Early on Wednesday morning, at the behest of American prosecutors, Swiss police arrested seven current and former top FIFA officials at the luxurious Baur au Lac hotel in Zurich. Seven more were subsequently indicted as part of the largest corruption investigation in soccer history.

The charges brought against these fourteen men include a cumulative 47 counts of money laundering, bribery, and fraud over a period of 24 years. Evidence suggests that the 2010 World Cup was awarded to host South Africa under fraudulent circumstances, and a further Swiss criminal investigation over the decision process for the 2018 and 2022 World Cups, to be held in Russia and Qatar respectively, is pending.

Amid speculation over the probable illegality of the 2018 and 2022 voting processes, it appears that the World Cup has taken the form of another proposed sanction against Russia. The primary issue of this avenue of confrontation centres around whether Russia should be stripped of its hosting rights in 2018, with many prominent western policymakers advocating for a revote or a boycott.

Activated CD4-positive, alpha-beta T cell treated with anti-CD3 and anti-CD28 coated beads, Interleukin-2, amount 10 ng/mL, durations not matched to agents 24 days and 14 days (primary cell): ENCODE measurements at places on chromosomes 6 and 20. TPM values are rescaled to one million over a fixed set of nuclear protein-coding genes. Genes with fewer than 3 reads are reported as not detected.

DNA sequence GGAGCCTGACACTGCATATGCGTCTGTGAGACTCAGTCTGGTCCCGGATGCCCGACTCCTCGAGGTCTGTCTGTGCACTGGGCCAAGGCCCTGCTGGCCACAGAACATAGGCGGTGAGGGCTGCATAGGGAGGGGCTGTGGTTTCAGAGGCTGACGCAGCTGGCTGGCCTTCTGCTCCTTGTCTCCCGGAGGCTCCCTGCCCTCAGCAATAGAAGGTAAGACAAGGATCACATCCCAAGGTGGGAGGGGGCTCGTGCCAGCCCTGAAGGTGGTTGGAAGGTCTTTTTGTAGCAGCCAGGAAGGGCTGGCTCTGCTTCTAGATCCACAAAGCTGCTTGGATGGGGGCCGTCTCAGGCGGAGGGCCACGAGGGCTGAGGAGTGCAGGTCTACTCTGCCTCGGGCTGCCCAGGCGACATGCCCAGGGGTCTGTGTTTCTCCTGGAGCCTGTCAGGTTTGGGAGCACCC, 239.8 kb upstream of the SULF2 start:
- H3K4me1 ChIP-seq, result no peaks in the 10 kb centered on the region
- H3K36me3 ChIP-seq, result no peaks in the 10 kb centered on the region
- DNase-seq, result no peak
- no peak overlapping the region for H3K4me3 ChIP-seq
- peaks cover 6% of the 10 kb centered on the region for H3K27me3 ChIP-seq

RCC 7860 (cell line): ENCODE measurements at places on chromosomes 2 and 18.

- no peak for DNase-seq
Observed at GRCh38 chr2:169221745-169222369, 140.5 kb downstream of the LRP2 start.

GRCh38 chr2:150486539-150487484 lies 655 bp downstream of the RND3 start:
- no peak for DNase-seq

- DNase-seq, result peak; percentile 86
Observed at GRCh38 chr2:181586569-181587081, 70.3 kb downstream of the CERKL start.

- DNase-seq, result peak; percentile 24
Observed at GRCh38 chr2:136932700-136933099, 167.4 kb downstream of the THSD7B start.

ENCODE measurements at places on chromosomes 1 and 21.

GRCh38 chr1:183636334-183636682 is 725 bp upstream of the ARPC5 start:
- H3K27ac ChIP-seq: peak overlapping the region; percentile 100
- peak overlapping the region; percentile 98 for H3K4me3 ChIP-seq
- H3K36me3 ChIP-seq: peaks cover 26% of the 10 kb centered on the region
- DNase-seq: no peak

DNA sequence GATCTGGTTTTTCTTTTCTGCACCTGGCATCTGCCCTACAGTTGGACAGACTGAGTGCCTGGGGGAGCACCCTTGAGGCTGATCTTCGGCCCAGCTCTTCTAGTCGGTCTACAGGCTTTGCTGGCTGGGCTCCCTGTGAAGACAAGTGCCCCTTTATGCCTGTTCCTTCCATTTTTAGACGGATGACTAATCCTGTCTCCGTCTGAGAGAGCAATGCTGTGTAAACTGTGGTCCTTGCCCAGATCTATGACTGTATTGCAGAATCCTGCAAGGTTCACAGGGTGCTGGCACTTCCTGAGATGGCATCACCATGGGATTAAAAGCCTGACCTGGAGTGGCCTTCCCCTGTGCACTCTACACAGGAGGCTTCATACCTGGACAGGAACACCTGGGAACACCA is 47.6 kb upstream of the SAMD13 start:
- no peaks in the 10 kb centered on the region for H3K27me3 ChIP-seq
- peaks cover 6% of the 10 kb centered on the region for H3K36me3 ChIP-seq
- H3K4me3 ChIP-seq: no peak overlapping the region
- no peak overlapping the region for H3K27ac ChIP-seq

Although the debate gained significant traction last week as a result of the historic indictments of FIFA executives, it has in fact been raging since the conflict in Ukraine began, and has been accompanied by the incessant media posturing that we have come to expect from both sides.

In the aftermath of the Russian annexation of Crimea in March 2014, two American Republican senators, Dan Coats and Mark Kirk, called for FIFA President Sepp Blatter to remove Russia as the hosts of 2018 and to ban them from participating altogether. Their letter cited the Yugoslav precedent, in which Yugoslavia was banned from participating in the 1992 European Championship and 1994 World Cup as a result of its violent disintegration and aggressive foreign policy.

In July, when Malaysian Airlines Flight 17 was shot down over Hrabove, the calls for Russia to lose the World Cup intensified. Nick Clegg, then-Deputy UK Prime Minister, referred to the proposal as “a very potent political and symbolic sanction,” further remarking that allowing Russia to retain the tournament would make world leaders look “so weak and so insincere.”